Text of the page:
Category Archives: Foraging

What’s flowering now: early June

The flowers have moved on since my last post in May. Some are still with us – white dead-nettle, gorse, dandelions, green alkanet; while others, like horse chestnut and daffodils, have faded. London bees now have a new mix of wild … Continue reading

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What’s flowering now: early May

Ealing is particularly beautiful in April and May. Many of the roads and parks near me are lined with white and pink blossom trees. On a sunny day you can stand under them and hear the hum of bees high … Continue reading

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Are rhododendrons toxic to bees?

Short answer: it depends upon the rhododendrons and also on the bees. There was an interesting article recently in February’s BBKA News, ‘Bitter Sweet Nectar: Why Some Flowers Poison Bees’ by Stephanie Pain. It was all about sources of toxic nectar, including the common … Continue reading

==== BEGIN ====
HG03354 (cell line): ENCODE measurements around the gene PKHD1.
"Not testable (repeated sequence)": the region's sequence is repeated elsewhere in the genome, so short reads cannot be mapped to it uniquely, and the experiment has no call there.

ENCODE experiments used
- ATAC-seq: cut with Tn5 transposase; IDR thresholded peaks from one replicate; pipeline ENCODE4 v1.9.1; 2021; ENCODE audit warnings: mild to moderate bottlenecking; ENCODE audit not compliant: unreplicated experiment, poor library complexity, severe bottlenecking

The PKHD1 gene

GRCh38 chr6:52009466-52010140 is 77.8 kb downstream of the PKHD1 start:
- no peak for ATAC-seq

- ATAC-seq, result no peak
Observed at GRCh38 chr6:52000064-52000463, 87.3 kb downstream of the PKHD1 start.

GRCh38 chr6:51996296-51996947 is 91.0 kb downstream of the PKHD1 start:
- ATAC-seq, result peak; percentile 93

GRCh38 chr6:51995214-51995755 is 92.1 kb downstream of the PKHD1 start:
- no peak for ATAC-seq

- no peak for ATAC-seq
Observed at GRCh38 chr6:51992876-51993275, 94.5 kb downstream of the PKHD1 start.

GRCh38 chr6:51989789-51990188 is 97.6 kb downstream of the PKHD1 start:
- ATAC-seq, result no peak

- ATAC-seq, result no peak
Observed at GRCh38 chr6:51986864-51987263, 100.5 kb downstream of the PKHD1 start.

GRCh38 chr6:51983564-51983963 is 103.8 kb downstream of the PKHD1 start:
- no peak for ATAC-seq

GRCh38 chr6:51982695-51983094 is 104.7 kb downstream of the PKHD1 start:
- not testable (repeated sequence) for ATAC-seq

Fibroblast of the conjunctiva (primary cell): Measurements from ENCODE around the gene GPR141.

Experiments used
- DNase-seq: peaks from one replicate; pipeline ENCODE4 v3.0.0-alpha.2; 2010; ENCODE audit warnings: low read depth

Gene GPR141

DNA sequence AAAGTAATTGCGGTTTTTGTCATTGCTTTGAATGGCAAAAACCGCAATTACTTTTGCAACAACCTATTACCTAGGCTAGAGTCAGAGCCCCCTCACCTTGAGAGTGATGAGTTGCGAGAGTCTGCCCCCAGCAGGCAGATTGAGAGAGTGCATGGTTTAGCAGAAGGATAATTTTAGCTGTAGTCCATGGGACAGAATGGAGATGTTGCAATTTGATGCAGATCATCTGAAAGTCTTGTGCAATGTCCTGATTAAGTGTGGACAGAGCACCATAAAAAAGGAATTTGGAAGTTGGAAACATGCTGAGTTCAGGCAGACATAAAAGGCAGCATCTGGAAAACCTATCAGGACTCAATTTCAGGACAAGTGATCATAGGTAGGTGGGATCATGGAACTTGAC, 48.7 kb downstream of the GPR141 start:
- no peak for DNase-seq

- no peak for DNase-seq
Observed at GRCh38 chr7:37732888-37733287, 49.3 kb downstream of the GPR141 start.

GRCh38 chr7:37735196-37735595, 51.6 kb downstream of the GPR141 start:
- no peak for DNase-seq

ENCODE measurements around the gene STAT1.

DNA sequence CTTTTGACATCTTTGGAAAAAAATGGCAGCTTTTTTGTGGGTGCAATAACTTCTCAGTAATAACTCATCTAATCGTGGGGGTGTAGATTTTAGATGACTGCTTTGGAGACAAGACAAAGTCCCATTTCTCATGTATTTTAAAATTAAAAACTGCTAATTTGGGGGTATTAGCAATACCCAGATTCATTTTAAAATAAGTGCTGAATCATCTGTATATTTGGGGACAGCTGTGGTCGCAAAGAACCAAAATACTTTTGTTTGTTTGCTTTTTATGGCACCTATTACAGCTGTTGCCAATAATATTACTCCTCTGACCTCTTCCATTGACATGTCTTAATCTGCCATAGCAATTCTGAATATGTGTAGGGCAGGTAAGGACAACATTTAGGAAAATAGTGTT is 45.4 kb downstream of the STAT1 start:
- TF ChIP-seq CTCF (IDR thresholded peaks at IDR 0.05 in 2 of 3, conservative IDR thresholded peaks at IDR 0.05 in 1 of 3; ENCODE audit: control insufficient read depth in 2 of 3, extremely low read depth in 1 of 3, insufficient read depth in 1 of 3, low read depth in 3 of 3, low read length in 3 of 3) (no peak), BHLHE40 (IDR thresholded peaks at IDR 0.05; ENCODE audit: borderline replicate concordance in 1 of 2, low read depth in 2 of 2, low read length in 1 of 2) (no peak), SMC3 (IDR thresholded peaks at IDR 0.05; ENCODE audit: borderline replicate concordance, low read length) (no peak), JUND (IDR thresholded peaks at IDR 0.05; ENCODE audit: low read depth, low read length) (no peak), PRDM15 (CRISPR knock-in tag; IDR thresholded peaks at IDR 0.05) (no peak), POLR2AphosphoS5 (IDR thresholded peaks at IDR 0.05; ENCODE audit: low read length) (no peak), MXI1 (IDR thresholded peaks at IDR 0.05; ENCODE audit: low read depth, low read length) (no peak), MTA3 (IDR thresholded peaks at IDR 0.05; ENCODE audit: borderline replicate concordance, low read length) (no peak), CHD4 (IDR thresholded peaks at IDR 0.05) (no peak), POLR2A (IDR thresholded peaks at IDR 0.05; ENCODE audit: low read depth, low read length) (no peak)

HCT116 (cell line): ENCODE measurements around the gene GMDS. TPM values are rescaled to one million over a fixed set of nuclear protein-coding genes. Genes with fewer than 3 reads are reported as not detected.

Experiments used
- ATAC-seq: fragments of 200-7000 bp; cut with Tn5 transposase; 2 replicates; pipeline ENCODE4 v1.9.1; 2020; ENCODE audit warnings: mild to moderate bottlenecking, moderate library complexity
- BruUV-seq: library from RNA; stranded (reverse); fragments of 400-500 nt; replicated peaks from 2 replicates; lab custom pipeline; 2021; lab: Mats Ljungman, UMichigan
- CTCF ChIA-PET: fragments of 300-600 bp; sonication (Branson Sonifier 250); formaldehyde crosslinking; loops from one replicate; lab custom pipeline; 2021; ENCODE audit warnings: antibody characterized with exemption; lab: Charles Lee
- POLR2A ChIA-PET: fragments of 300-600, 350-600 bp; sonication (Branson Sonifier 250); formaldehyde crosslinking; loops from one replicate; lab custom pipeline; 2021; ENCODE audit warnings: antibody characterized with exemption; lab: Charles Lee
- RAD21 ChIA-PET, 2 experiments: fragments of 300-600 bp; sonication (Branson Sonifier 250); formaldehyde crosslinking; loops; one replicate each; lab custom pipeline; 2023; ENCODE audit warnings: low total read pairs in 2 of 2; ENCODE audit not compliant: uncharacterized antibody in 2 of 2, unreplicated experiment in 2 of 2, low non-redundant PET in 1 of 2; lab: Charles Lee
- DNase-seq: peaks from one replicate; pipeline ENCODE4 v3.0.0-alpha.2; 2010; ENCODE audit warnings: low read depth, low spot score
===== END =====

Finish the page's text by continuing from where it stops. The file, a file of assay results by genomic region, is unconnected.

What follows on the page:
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What’s flowering now: late May

It’s been a while since I’ve done a post about what’s flowering now. Today at the London Wetland Centre I found plenty of flowers, so it seemed like a good time. Most people who go to the Centre come away with … Continue reading

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Burdens of bees

Last week, as I walked home in the dark evening with heavy food shopping bags cutting into my hands, I started thinking about the hefty burdens worker bees carry. It looks idyllic when bees fly past with leg baskets laden with bright … Continue reading

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4th Honey bee products and forage revision post: the location and function of the extra-floral nectaries of broad bean, cherry laurel, cherry and plum

Before I became a beekeeper, I can’t remember ever learning about extra-floral nectaries. No-one goes to an extra-floral nectary show, or walks down the aisle clutching a bouquet of exquisite extra-floral nectaries. The world goes by without most of us ever thinking … Continue reading

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3rd Honey bee products and forage revision post: an account of the information that clover, field geranium, forget-me-not and horse chestnut communicate to the honey bee

2.19  an account of the importance of nectary guides to the foraging bee using a named example and describe how the following flowers, having been successfully pollinated, can indicate to bees that their visits are no longer required – clover, … Continue reading

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